When a court orders alimony or spousal support to be paid, those orders are valid and carry the weight of law. Only when the agreed upon (or judge-indicated) expiration date passes is the payor allowed to stop alimony payments. Whatever reason the payor has, whether it’s their free choice or whether their financial situation has taken a sudden downturn, by not making an alimony payment they have exposed themselves to financial and legal consequences.
You have a legal right to request enforcement of the alimony order originally given effect by the court. This being said, your ex may be experiencing a difficult time. They may be fully willing to pay but for an unexpected difficulty. In such a case, you might want to try an out-of-court solution, to resolve the issue diplomatically.
Whichever option you choose, whether negotiation or legal confrontation, this blog post will describe the options at your disposal. Keep reading to learn everything you need to know about missed alimony payments, and for passionate and skillful with your own alimony case, contact a Union County alimony attorney today.
Should Legal Action Be My First Course for Ensuring I Receive My Alimony Payment?
Often, legal action isn’t the best first step to take when your ex misses an alimony payment or pays late. Life can be chaotic and your ex may be going through a sudden and large problem, like losing their job, which affects their job security.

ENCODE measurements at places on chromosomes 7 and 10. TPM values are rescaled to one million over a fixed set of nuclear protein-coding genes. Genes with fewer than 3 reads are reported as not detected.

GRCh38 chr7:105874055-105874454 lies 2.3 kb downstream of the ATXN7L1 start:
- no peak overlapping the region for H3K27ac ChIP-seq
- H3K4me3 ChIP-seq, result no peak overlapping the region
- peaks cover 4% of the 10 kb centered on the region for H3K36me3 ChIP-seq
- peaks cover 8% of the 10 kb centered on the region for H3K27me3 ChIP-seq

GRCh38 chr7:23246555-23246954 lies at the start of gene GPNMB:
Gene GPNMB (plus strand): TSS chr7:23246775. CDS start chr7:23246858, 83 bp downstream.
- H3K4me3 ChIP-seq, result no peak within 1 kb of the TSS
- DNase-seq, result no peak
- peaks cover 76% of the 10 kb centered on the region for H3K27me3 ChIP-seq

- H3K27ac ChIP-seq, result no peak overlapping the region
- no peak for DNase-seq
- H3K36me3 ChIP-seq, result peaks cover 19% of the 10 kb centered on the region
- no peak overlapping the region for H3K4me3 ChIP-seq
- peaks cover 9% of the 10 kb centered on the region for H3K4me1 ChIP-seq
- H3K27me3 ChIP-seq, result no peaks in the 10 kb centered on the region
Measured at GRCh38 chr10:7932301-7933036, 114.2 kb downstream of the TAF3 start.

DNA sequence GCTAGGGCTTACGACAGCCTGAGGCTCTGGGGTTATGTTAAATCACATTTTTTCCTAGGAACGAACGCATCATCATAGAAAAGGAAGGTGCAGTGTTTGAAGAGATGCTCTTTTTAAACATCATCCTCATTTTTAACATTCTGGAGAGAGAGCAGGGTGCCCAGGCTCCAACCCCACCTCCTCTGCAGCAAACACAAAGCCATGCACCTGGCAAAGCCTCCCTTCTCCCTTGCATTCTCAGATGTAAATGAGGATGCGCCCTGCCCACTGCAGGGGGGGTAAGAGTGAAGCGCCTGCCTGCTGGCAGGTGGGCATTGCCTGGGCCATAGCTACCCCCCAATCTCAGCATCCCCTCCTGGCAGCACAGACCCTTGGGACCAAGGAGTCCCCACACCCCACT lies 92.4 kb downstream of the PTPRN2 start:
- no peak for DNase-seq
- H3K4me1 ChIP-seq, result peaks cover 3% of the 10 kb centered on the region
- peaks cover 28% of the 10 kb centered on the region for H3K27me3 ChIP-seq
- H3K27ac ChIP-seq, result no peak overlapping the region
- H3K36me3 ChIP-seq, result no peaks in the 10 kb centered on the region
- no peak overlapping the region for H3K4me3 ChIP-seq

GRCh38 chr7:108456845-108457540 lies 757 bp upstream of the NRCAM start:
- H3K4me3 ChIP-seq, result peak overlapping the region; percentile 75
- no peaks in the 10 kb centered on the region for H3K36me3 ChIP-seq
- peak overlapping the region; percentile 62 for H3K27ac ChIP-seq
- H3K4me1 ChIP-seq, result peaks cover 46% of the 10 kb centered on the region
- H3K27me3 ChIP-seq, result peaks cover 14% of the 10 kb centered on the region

If that’s the situation your ex finds themselves in, and if you are amenable to it, you may consider seeking a modification jointly with your ex of the alimony order. Although the negotiations here would take place out of court, it is a good idea to have a lawyer at your side when discussing the alimony amount anew, as your lawyer will be familiar enough with alimony cases to advise on anything that may become a problem.
What Legal Actions Am I Allowed to Pursue?
Unfortunately, sometimes an ex does not want to pay or to talk. If they keep refusing to make payments and refuse to renegotiate the alimony amount on an adjusted and fairer basis, you may need to file a motion to enforce an alimony order. When your lawyer does so on your behalf, you will be able to specifically note what you like for your concerns to be fully and appropriately resolved. You can request that the court order your ex to pay all past-due alimony payments and to pay your court fees. You can ask the court to issue an order that all future payments may be on time. And sometimes you are even able to seek a bench warrant to arrest your ex, depending on the circumstances.
Other orders for which you may petition the court include:
- Garnishment of your ex’s wages
- Requiring your ex to pay interest on overdue payments
- Property liens
- Writs of execution to demand that your ex’s bank withdraw the overdue alimony amount
- Contempt of court, which can be punished by fines and prison time